Prisoner told to remove his underwear and had privates ‘inspected’ by Gardai – court told
A PRISONER at Longford Garda Station was told to remove his trousers and underpants and had his privates "inspected" by Gardai, a judge has been told.
Judge Matthew Deery heard it was one of a litany of humiliating experiences Gardai put Paraic Brady through after a squad of nine had turned up to arrest him and rifle his home for evidence.
Brady, a jobless man, told the Circuit Civil Court he had been wakened in his bed shortly after nine o’clock on 19th April, 2004, by Detective Garda Jim Campbell, told to get dressed, arrested, handcuffed and taken outside to a garda car in the full gaze of neighbours.
Barrister Ronan Kennedy said Mr Brady, who suffered from depression, had never been charged with any crime despite Gardai suspecting him of having harassed a former neighbour in a letter. A file had been forwarded to the Director of Public Prosecutions but not acted on.
Brady’s elderly mother, Anna, outlined to the judge how she stood in her night clothes on the landing watching Gardai brush past her husband Patrick (since deceased) and ignore his inquiry if they had a search warrant.
She said she had gone back to her bedroom while six Gardai carried out a search of the Brady home at Denniston Park, Granard, Co Longford.
“They must have been there for up to five hours. The place was in bedlam and when they had finished the house looked as if it had been hit by a bomb,” she told the Circuit Court President, Mr Justice Deery.
Paraic Brady sued the Minister for Justice and the Garda Commissioner for assault and false imprisonment as well as trespass on his home where gardai had carried out an unlawful search.
Det Garda Campbell (now retired) who had led the arrest and search team on Brady’s home, told the court he had not obtained a search warrant. He had been investigating the alleged harassment of a former neighbour of Bradys, Catherine Murray, of Caragh, Granard.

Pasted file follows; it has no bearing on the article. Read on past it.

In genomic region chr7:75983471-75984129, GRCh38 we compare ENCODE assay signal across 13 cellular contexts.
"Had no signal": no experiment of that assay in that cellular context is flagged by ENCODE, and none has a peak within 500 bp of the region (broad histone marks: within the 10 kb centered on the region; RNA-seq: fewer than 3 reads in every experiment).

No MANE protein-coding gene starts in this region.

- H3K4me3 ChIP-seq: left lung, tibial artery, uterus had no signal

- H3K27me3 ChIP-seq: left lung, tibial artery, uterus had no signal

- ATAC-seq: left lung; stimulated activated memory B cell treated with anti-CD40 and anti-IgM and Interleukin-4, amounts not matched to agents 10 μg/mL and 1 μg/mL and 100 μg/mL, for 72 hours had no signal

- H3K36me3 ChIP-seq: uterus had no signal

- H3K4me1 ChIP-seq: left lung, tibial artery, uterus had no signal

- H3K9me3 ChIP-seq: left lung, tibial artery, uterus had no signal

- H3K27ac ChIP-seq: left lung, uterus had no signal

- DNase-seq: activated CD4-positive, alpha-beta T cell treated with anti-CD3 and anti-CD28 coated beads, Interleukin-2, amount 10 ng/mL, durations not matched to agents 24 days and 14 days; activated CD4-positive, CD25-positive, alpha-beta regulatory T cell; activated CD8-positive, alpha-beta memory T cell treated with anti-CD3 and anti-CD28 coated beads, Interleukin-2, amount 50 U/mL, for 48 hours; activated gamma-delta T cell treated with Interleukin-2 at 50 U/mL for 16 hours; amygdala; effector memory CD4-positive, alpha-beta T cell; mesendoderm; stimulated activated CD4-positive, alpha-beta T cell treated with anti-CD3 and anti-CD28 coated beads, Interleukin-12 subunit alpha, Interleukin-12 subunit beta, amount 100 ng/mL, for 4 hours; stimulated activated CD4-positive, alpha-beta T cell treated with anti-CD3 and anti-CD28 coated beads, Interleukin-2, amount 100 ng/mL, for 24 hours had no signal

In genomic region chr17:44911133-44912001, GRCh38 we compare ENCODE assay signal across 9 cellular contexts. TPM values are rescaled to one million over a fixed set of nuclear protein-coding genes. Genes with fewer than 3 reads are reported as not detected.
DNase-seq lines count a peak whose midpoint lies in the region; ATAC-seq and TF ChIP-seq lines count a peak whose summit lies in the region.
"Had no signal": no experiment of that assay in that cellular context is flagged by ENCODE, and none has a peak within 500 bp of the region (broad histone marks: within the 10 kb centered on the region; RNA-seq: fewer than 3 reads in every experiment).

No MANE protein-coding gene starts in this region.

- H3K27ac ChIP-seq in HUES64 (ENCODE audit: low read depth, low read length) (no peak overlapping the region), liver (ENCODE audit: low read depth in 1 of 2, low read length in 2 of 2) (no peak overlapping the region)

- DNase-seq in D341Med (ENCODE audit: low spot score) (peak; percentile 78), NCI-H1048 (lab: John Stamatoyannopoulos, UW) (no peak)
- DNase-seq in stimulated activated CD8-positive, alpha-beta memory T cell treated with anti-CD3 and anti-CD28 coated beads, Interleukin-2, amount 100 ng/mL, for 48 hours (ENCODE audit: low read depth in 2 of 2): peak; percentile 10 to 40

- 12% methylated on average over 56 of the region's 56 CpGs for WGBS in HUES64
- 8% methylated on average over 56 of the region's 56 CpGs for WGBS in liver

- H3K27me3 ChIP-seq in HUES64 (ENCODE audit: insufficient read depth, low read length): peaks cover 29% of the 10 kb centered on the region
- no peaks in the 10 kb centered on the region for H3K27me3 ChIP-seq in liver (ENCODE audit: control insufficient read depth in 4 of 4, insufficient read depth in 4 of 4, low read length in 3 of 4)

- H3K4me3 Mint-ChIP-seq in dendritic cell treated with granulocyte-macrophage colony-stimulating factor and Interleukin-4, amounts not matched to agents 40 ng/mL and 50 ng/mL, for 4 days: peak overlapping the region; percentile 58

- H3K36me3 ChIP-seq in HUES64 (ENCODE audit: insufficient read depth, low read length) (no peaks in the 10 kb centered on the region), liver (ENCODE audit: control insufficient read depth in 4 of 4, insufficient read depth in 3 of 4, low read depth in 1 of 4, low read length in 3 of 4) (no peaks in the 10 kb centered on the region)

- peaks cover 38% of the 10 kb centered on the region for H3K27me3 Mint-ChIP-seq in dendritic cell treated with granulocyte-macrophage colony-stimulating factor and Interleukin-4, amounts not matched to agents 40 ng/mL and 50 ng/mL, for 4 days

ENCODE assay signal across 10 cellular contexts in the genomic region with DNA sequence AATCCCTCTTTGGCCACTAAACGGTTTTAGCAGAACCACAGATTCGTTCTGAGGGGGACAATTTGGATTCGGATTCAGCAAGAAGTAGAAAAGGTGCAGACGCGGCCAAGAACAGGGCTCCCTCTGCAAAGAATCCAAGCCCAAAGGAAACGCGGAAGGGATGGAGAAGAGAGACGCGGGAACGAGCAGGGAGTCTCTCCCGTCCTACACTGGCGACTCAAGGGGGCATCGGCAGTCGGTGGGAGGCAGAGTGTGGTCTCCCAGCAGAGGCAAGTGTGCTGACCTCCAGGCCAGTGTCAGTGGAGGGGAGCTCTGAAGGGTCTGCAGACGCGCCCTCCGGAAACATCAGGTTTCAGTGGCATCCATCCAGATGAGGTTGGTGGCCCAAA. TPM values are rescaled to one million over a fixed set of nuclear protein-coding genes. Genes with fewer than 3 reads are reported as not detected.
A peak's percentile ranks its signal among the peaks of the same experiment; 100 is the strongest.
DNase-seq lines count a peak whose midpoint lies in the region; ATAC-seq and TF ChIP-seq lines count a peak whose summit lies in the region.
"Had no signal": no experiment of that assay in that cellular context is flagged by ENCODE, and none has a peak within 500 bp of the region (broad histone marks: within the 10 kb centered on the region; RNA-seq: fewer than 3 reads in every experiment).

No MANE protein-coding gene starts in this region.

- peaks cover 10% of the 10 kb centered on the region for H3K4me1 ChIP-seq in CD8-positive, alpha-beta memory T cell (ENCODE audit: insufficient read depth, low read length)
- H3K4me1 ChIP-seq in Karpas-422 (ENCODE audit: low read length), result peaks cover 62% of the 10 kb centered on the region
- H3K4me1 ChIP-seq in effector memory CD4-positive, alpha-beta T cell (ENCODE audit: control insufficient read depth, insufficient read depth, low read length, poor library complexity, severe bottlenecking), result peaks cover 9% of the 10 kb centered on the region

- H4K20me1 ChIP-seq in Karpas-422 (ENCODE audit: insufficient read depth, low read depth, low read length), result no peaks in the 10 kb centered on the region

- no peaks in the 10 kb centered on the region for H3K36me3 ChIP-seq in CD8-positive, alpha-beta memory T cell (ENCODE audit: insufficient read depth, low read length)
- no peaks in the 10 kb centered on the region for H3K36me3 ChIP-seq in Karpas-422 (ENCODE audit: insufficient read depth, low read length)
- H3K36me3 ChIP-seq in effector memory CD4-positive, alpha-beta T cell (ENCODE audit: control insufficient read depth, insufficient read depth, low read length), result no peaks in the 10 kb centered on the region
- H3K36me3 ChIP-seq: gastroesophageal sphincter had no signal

He said she had received letters of a pornographic nature purporting to come from a Peter Collins, a suspect of the Murray family but not of the Gardai. He had interviewed Collins before arresting Brady.
Brady said he had been interviewed in the garda station. Some of it was video taped, but sometimes the video would be switched off. He had been called a Nazi. Garda Frank McHugh had said to him:
“You are a lying son of a bitch and you f***ing know you are. If you want a bit of pussy you should go out and get it instead of choking your chicken in front of a computer screen.”
He said he had been humiliated and degraded by the Gardai. He had been told to lower his pants and underpants. His privates had been “looked at” by a number of Gardai in the cell and he had been told it was “routine.”
Judge Deery heard Brady’s computer, discs and music CDs as well as other personal items, including photographs and a camera, had been seized by members of the National Bureau of Investigation who were part of the garda search squad.
Following a two day hearing, in which Gardai denied claims of any wrongdoing, Judge Deery was told today that Brady’s €38,000 claim had been settled and could be struck out with an order covering his legal costs.